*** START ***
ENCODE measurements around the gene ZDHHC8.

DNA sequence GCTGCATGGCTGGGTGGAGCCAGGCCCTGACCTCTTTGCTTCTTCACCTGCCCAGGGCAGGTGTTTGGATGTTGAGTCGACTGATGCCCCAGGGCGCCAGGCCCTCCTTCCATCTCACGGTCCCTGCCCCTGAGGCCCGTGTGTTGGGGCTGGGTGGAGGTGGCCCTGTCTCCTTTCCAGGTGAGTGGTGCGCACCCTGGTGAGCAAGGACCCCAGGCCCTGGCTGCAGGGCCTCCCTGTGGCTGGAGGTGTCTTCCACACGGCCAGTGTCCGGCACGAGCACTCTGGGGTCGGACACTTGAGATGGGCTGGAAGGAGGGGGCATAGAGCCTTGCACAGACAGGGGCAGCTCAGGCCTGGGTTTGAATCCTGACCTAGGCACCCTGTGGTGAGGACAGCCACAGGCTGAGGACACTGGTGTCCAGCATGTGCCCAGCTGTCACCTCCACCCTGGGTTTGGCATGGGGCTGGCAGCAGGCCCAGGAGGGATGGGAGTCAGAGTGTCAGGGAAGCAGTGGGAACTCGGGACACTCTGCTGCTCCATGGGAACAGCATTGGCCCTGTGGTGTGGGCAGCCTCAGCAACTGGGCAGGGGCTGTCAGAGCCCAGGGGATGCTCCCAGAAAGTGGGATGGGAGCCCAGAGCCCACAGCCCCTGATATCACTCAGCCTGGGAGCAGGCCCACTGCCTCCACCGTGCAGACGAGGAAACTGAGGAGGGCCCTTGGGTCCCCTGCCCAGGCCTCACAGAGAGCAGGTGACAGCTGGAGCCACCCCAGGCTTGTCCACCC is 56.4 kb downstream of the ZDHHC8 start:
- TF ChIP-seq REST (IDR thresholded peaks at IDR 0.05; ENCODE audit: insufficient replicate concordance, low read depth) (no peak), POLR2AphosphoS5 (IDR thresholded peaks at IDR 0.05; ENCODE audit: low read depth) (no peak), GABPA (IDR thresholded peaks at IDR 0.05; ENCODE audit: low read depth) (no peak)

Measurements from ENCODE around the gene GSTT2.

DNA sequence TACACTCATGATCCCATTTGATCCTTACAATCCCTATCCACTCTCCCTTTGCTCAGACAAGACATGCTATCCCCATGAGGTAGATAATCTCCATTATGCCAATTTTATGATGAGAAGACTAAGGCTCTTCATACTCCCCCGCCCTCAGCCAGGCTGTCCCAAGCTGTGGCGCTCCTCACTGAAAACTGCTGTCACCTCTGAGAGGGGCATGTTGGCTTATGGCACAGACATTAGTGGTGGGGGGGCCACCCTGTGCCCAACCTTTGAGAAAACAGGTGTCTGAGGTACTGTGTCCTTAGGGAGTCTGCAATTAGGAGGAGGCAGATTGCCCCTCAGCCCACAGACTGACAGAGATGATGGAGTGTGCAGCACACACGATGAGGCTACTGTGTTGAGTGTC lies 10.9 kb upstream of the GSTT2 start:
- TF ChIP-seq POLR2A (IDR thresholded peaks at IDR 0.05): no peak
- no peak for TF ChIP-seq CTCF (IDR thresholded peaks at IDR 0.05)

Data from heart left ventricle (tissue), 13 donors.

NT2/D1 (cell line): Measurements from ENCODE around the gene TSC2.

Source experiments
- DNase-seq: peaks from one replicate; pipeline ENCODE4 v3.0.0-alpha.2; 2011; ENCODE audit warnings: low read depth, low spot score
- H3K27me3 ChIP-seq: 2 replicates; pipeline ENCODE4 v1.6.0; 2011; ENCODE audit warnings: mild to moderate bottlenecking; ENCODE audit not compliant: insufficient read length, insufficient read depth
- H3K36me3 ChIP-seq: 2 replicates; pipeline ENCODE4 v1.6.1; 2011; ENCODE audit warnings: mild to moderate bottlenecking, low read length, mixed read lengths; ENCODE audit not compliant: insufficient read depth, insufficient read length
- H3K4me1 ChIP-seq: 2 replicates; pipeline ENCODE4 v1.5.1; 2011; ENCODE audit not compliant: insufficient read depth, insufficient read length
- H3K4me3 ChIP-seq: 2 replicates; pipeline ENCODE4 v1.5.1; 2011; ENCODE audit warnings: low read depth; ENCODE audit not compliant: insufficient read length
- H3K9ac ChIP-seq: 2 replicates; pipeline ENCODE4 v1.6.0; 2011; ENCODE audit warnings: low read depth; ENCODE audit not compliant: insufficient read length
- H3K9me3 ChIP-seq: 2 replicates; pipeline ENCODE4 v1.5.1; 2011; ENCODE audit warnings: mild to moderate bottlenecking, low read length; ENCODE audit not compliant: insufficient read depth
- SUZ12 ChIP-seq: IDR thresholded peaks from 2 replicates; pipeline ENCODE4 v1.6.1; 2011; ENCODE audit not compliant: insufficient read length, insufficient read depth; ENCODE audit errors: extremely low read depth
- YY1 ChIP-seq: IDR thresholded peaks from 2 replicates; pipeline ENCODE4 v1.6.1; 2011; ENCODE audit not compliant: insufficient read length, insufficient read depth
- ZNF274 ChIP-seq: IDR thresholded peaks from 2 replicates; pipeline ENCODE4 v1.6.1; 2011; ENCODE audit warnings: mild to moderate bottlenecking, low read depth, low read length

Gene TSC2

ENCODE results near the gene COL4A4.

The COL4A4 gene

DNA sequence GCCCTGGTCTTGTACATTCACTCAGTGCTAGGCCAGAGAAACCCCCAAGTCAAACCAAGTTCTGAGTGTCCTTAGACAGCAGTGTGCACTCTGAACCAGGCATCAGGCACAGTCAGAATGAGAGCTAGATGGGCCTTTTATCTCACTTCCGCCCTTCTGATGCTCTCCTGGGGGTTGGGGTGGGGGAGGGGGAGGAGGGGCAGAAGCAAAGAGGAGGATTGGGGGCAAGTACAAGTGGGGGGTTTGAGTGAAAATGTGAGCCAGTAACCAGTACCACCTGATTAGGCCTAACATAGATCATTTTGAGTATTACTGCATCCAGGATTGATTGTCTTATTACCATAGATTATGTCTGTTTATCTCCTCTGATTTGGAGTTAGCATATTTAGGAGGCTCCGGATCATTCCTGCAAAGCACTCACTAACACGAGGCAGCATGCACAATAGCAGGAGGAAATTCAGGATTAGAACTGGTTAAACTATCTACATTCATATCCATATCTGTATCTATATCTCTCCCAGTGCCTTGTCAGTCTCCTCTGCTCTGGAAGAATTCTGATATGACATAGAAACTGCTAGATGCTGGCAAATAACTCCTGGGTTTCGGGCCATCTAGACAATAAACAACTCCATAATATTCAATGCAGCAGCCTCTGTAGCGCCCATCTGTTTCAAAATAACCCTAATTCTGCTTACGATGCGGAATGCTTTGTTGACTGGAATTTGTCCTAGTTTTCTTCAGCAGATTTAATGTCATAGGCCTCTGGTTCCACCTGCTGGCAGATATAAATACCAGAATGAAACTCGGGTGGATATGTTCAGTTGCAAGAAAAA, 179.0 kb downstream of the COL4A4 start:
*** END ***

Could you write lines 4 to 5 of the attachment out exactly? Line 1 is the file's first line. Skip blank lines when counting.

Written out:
Measurements from ENCODE around the gene GSTT2.

DNA sequence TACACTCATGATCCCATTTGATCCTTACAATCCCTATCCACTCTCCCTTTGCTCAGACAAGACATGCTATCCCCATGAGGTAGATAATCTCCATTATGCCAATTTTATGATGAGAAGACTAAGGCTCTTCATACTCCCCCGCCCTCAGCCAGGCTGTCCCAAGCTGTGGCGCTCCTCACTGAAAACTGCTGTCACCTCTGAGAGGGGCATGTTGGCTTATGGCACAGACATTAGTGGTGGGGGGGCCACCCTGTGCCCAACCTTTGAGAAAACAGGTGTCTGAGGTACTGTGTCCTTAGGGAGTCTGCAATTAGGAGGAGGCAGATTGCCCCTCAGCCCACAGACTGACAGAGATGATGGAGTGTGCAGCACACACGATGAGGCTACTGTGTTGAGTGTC lies 10.9 kb upstream of the GSTT2 start: